Plan, organize, direct, control, and coordinate activities of workers engaged in propagating, cultivating, and harvesting horticultural specialties, such as trees, shrubs, flowers, mushrooms, and other plants. Sample of reported job titles: Farm Manager, Garden Center Manager, Greenhouse Manager, Grower, Harvesting Manager, Horticulturist, Nursery Manager, Perennial House Manager, Production Manager, Propagation ManagerAdd to Favourites Compare with other careers
Plan, organize, direct, control, and coordinate activities of workers engaged in propagating, cultivating, and harvesting horticultural specialties, such as trees, shrubs, flowers, mushrooms, and other plants.
1. Manage nurseries that grow horticultural plants for sale to trade or retail customers, for display or exhibition, or for research.
2. Identify plants as well as problems such as diseases, weeds, and insect pests.
3. Tour work areas to observe work being done, to inspect crops, and to evaluate plant and soil conditions.
4. Assign work schedules and duties to nursery or greenhouse staff, and supervise their work.
5. Determine plant growing conditions, such as greenhouses, hydroponics, or natural settings, and set planting and care schedules.
6. Apply pesticides and fertilizers to plants.
7. Hire employees, and train them in gardening techniques.
8. Select and purchase seeds, plant nutrients, disease control chemicals, and garden and lawn care equipment.
9. Determine types and quantities of horticultural plants to be grown, based on budgets, projected sales volumes, or executive directives
10. Explain and enforce safety regulations and policies.
11. Position and regulate plant irrigation systems, and program environmental and irrigation control computers.
12. Inspect facilities and equipment for signs of disrepair, and perform necessary maintenance work.
Administration and Management — Knowledge of business and management principles involved in strategic planning, resource allocation, human resources modeling, leadership technique, production methods, and coordination of people and resources.
Production and Processing — Knowledge of raw materials, production processes, quality control, costs, and other techniques for maximizing the effective manufacture and distribution of goods.
Personnel and Human Resources — Knowledge of principles and procedures for personnel recruitment, selection, training, compensation and benefits, labor relations and negotiation, and personnel information systems.
Biology — Knowledge of plant and animal organisms, their tissues, cells, functions, interdependencies, and interactions with each other and the environment.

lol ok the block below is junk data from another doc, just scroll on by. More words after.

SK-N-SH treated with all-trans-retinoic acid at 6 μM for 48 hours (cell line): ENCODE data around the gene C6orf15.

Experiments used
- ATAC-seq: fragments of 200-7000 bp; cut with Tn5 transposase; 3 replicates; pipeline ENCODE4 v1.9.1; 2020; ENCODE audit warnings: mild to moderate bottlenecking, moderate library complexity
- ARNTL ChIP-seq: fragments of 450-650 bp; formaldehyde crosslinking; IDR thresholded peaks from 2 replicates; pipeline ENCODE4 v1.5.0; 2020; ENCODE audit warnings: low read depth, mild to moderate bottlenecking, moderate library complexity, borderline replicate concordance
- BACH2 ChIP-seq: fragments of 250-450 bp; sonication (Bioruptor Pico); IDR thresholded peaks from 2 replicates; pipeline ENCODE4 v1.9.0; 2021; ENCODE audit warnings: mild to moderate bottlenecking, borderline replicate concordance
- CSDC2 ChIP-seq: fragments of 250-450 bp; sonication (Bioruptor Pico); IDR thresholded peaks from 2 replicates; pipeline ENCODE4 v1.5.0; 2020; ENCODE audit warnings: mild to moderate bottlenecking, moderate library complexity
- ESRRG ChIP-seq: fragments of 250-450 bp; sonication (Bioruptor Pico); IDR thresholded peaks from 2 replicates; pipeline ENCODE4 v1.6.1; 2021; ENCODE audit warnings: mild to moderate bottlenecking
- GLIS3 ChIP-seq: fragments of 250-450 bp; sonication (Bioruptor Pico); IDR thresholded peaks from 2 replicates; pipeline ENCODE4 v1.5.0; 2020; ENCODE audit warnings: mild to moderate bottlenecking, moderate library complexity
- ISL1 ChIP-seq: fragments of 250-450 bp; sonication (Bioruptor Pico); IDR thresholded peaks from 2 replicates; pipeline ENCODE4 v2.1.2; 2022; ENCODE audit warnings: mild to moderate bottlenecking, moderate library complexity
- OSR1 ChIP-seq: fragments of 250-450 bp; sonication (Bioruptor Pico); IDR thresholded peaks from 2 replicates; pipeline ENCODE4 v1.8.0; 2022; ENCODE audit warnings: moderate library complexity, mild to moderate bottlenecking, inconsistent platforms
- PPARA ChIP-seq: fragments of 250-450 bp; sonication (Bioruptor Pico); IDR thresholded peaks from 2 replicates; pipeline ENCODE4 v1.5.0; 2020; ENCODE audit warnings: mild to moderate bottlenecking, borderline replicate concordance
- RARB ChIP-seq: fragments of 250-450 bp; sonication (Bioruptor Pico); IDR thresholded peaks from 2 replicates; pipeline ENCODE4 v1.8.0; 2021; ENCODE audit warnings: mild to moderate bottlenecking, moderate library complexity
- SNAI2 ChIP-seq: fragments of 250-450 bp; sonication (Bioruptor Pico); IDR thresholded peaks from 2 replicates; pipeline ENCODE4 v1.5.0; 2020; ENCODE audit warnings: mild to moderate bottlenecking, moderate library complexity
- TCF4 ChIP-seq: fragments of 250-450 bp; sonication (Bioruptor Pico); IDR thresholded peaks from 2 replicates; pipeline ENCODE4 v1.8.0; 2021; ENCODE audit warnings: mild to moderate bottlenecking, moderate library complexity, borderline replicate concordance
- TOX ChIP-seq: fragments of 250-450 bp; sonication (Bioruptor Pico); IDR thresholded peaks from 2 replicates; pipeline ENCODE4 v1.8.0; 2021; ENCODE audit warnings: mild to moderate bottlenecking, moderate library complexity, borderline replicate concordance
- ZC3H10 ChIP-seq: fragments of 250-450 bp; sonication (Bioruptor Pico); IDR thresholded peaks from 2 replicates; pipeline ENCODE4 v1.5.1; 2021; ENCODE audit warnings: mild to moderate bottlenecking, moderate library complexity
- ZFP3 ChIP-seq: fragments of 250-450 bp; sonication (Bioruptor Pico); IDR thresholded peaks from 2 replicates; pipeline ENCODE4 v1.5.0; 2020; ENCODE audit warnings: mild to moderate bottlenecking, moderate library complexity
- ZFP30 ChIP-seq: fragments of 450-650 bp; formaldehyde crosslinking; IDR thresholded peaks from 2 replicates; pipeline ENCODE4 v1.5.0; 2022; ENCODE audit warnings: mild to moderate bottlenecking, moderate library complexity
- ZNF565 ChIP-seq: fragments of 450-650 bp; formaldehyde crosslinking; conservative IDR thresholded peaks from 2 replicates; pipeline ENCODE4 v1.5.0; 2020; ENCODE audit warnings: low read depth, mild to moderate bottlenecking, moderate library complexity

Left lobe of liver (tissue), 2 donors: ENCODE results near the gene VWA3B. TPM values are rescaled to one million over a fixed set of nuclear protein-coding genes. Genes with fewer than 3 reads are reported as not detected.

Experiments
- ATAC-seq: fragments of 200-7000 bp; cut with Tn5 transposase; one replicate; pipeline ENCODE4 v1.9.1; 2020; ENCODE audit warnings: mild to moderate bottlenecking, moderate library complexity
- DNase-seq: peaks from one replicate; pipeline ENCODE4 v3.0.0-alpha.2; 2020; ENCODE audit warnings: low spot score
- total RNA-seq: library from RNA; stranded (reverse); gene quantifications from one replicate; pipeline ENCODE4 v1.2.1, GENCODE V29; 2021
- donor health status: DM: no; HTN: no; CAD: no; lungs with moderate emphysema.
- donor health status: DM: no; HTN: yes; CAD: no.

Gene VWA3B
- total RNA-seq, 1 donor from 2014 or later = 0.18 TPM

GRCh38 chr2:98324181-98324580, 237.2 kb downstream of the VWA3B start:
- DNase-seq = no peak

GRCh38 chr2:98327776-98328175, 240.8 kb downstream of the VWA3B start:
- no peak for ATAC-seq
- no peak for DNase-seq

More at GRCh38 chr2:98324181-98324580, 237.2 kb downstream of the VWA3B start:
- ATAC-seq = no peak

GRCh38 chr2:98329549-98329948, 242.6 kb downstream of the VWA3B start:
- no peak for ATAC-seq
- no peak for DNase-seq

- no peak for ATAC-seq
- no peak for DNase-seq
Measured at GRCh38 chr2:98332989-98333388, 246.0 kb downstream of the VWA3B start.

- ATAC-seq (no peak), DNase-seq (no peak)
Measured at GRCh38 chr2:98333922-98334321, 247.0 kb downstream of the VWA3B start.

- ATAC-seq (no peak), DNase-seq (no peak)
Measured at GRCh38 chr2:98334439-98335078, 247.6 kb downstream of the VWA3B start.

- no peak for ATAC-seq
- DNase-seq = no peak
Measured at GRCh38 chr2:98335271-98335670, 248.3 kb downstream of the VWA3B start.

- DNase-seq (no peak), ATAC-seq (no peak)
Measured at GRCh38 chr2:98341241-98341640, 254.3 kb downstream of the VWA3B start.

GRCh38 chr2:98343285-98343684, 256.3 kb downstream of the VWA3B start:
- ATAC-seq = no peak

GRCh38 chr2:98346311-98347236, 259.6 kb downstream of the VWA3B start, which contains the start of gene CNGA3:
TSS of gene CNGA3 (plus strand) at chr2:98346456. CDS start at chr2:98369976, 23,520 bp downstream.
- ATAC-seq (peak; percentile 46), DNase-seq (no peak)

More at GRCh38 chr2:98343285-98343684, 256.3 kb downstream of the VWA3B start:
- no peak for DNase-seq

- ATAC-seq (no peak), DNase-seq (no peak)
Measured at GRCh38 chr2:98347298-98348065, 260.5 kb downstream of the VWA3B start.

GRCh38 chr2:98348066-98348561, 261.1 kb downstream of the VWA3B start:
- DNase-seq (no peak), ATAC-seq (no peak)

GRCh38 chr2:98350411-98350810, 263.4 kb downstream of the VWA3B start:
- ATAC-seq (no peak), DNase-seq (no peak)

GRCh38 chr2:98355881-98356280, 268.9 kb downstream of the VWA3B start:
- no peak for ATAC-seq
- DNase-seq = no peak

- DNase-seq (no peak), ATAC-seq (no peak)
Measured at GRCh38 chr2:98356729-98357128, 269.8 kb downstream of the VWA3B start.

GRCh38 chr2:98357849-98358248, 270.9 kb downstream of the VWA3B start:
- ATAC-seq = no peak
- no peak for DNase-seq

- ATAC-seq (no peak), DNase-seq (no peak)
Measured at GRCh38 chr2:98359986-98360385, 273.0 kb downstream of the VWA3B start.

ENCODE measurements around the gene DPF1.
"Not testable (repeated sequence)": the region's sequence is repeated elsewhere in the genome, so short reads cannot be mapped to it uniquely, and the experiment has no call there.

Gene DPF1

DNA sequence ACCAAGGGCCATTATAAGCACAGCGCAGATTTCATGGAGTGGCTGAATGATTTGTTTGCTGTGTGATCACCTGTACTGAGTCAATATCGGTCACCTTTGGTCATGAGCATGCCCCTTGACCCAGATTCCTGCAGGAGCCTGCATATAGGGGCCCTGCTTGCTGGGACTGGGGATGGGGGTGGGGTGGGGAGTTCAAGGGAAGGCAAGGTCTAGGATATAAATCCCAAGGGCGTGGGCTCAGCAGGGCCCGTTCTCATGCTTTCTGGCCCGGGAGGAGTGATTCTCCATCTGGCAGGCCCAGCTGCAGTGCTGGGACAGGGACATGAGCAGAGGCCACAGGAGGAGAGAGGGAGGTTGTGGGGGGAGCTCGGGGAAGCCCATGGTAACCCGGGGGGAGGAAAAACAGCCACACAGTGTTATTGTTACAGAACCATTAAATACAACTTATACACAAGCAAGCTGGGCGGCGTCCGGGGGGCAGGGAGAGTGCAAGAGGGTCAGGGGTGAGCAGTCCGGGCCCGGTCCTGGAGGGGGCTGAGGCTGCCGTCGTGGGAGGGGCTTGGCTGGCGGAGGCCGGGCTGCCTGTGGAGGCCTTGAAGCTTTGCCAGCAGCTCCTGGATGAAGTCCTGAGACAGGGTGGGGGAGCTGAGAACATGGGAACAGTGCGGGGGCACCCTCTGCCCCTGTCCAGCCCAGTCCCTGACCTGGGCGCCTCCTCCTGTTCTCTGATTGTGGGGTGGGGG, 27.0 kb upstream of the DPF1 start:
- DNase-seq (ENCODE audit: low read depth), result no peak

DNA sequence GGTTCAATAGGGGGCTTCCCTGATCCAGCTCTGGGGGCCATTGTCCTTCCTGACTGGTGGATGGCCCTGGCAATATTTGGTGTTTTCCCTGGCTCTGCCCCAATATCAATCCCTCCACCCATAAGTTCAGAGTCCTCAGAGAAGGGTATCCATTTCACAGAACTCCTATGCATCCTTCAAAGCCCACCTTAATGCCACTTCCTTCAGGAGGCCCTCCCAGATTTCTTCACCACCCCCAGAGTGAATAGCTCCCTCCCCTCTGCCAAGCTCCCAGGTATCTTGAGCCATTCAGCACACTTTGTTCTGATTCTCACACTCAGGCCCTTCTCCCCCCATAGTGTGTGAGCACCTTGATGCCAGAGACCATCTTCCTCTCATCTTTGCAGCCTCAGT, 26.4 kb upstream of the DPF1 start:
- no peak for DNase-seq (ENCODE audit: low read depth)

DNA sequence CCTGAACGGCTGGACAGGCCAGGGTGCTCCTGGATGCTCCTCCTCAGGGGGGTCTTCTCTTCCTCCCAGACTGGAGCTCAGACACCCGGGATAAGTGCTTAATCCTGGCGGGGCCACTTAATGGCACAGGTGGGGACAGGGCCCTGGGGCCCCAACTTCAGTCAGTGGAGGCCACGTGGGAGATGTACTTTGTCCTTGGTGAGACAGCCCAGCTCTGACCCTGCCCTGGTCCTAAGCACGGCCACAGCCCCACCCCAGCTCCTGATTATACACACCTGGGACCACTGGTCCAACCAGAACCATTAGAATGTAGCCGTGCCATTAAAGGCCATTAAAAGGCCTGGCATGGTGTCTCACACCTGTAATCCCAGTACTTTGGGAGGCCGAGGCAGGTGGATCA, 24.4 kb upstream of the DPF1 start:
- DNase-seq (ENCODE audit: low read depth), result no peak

Sales and Marketing — Knowledge of principles and methods for showing, promoting, and selling products or services. This includes marketing strategy and tactics, product demonstration, sales techniques, and sales control systems.
Management of Personnel Resources — Motivating, developing, and directing people as they work, identifying the best people for the job.
Speaking — Talking to others to convey information effectively.
Coordination — Adjusting actions in relation to others' actions.
Monitoring — Monitoring/Assessing performance of yourself, other individuals, or organizations to make improvements or take corrective action.
Active Listening — Giving full attention to what other people are saying, taking time to understand the points being made, asking questions as appropriate, and not interrupting at inappropriate times.
Critical Thinking — Using logic and reasoning to identify the strengths and weaknesses of alternative solutions, conclusions or approaches to problems.
Instructing — Teaching others how to do something.
Judgment and Decision Making — Considering the relative costs and benefits of potential actions to choose the most appropriate one.
Time Management — Managing one's own time and the time of others.
Complex Problem Solving — Identifying complex problems and reviewing related information to develop and evaluate options and implement solutions.
Making Decisions and Solving Problems — Analyzing information and evaluating results to choose the best solution and solve problems.
Communicating with Supervisors, Peers, or Subordinates — Providing information to supervisors, co-workers, and subordinates by telephone, in written form, e-mail, or in person.
Getting Information — Observing, receiving, and otherwise obtaining information from all relevant sources.
Coordinating the Work and Activities of Others — Getting members of a group to work together to accomplish tasks.
Guiding, Directing, and Motivating Subordinates — Providing guidance and direction to subordinates, including setting performance standards and monitoring performance.